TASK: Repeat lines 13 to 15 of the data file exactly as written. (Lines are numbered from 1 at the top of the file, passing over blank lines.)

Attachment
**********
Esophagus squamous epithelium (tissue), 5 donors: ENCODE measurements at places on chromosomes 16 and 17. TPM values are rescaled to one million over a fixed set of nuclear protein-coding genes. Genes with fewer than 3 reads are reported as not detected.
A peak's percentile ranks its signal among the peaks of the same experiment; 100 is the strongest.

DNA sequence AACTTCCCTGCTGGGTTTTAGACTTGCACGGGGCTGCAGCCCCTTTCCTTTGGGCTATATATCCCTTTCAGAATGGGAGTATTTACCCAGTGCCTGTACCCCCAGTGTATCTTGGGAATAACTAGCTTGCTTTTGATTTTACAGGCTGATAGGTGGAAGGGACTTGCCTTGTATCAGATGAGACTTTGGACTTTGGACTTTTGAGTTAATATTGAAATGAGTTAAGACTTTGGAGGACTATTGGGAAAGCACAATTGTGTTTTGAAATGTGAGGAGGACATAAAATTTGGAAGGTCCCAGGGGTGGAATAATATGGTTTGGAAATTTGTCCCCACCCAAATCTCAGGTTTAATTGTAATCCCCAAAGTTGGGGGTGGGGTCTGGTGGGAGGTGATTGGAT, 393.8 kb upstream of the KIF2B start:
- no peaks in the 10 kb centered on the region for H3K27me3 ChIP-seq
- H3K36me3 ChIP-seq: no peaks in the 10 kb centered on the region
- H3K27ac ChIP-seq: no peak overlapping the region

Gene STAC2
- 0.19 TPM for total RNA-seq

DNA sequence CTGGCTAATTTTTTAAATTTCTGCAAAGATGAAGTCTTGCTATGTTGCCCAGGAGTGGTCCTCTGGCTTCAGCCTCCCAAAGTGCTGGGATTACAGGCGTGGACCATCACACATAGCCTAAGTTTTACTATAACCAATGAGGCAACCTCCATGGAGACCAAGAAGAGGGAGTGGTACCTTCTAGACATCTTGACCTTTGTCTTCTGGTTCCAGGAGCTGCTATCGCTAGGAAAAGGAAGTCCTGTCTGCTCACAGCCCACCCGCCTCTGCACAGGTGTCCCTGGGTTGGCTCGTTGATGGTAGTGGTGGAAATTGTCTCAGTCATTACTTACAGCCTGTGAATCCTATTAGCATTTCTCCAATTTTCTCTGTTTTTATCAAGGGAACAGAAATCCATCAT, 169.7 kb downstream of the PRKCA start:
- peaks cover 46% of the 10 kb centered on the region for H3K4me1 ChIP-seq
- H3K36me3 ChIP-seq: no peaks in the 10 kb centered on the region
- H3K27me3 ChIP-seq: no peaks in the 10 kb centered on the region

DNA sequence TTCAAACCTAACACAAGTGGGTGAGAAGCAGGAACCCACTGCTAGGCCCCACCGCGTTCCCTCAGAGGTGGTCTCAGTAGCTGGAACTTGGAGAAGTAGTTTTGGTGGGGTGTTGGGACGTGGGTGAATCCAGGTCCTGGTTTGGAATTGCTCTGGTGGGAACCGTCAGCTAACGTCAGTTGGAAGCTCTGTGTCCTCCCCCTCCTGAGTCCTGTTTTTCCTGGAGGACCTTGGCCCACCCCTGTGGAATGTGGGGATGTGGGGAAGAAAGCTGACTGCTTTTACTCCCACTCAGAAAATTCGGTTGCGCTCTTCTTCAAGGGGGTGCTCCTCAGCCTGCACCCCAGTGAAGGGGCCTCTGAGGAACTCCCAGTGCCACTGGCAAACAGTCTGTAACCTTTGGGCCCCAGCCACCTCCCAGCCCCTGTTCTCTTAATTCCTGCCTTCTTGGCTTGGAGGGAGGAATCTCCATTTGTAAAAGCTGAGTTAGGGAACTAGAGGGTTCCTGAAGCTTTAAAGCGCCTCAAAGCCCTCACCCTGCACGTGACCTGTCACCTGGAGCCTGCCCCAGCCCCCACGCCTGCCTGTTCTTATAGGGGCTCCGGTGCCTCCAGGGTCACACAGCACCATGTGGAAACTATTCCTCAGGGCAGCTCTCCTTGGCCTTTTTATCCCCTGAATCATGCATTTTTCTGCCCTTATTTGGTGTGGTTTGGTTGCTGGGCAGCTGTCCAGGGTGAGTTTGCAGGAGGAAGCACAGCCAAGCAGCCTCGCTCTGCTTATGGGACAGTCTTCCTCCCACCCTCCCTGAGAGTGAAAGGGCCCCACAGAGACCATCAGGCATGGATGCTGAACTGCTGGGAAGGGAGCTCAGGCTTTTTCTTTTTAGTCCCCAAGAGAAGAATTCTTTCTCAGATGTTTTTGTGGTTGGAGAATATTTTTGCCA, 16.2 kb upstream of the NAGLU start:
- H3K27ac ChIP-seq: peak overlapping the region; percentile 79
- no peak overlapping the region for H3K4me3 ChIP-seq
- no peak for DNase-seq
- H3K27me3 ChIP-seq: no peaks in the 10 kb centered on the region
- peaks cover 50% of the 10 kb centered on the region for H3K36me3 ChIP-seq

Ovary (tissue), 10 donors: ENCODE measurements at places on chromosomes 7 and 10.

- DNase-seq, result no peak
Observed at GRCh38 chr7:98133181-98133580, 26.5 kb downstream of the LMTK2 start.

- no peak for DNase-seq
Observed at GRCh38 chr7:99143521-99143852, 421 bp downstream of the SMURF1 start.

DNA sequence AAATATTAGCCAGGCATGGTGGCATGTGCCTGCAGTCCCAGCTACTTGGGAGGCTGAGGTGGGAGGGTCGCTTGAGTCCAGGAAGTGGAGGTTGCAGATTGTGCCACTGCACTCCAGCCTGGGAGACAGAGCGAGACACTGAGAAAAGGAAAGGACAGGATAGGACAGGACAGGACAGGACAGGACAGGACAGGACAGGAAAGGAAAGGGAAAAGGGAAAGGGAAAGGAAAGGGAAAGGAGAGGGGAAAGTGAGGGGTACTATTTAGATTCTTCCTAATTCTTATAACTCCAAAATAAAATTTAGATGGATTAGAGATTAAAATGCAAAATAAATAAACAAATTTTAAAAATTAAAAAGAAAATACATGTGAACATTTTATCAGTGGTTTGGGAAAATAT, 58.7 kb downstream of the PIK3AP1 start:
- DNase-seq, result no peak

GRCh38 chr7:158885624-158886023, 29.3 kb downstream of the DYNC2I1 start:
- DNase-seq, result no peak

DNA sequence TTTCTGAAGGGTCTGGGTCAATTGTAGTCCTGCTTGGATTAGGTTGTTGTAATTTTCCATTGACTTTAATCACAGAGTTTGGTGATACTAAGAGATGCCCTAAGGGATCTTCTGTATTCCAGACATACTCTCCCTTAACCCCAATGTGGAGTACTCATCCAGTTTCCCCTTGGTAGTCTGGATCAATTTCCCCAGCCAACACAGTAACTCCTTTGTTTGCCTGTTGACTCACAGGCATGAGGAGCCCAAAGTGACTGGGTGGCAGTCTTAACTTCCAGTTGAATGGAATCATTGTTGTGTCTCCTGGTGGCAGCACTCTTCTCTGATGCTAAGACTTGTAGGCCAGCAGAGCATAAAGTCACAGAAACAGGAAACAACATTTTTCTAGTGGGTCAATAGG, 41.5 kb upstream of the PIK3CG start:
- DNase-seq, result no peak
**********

DNA sequence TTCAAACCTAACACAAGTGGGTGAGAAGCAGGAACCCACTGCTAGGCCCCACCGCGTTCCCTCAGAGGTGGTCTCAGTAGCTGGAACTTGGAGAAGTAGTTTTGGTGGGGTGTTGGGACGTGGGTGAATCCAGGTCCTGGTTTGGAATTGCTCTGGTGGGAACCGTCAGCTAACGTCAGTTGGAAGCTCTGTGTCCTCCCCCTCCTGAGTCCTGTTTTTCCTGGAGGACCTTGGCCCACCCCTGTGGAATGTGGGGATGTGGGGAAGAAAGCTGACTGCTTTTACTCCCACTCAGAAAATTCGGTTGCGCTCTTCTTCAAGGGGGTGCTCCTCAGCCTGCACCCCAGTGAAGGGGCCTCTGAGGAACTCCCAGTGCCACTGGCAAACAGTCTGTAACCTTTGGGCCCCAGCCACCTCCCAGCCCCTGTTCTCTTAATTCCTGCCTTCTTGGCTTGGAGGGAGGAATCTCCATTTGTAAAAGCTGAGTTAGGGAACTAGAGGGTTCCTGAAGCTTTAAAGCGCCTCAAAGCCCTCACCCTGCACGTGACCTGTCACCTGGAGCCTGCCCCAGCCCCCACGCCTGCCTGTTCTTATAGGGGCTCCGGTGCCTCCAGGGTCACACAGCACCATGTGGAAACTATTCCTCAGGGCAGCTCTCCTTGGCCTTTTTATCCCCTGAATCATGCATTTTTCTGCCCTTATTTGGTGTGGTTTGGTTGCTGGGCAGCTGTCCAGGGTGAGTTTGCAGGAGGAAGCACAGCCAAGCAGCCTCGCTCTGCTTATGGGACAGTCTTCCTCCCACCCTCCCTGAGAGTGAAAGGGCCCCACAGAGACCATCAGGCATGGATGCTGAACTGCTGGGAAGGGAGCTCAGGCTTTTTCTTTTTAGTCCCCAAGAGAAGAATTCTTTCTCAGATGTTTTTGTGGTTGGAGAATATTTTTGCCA, 16.2 kb upstream of the NAGLU start:
- H3K27ac ChIP-seq: peak overlapping the region; percentile 79
- no peak overlapping the region for H3K4me3 ChIP-seq